The surprising link between a parasitic worm and fertility

Home » News » The surprising link between a parasitic worm and fertility

A recent study reveals that women infected with the parasitic roundworm have a higher chance of getting pregnant – here’s why.

As we reported earlier, a recent study suggested that there was a link between a parasitic roundworm and an observed increase in fertility among the women in the Tsimane population in Bolivia. A study from the University of California-Santa Barbara found that women who were infected with roundworm had more children on average than women who did not have the parasites.

The study, which was published in the journal Science and led by UCSB anthropologist Aaron Blackwell, reveals that there may be a connection between the presence of parasites and the capabilities of the immune system. This link was apparent when researchers noticed a correlation between parasite infections and fertility rates within the Tsimane population.

According to Blackwell, roundworm infections can lead to increased immune system activity, which often results in a higher survival rate for babies born from mothers who are infected with the parasite.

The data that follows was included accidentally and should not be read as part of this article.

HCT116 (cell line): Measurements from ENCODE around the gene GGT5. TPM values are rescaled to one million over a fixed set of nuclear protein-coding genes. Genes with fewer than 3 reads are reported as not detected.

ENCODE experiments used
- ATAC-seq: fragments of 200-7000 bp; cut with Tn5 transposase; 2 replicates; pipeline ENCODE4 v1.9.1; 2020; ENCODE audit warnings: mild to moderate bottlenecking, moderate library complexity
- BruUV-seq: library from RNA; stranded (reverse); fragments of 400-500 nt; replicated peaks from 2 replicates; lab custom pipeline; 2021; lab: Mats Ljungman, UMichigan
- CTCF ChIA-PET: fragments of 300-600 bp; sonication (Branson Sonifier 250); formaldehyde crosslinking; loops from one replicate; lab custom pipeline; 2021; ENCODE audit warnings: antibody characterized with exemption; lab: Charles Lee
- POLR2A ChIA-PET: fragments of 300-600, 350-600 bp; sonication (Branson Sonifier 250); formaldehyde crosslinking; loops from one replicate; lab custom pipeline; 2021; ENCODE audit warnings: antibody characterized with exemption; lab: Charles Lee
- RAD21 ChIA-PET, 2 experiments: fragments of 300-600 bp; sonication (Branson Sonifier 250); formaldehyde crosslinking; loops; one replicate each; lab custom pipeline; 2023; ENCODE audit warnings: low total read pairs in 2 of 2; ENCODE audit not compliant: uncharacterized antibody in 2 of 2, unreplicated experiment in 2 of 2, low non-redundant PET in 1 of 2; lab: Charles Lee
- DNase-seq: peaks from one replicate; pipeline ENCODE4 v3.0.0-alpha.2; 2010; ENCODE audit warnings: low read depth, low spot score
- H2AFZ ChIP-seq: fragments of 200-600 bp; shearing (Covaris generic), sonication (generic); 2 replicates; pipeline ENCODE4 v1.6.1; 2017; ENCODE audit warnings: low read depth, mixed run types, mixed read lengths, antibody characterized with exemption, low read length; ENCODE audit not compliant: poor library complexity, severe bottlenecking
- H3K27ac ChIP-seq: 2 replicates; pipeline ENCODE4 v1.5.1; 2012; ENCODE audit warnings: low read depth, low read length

While Professor Blackwell warns against a hasty adoption of using the nematodes deliberately to increase fertility, further research on the subject may yield a greater understanding into how the immune system functions and what this means for pregnant women around the world.

Researchers have tried a number of treatments in hopes of enhancing fertility, but few have proven successful to date. Roundworms are the first parasites that have been found to increase fertility, and could result in a class of medications that would improve the chances of conceiving without having to attach a live parasite to one’s body.

People infected with roundworms often show no symptoms, and rarely realize that they have been infected in the first place. The study found that women infected with helminth roundworms had elevated levels of immunoglobulin E, which appears to have had an effect on the general well-being of pregnant women and their children.

A press release from the University of California – Santa Barbara outlining the details of the study can be found here.

Daniel J. Brown

Daniel J. Brown (Editor-in-Chief) is a recently retired data analyst who gets a kick out of reading and writing the news. He enjoys good music, great food, and sports, with a slant towards Southern college football, basketball and professional baseball.

Scroll to Top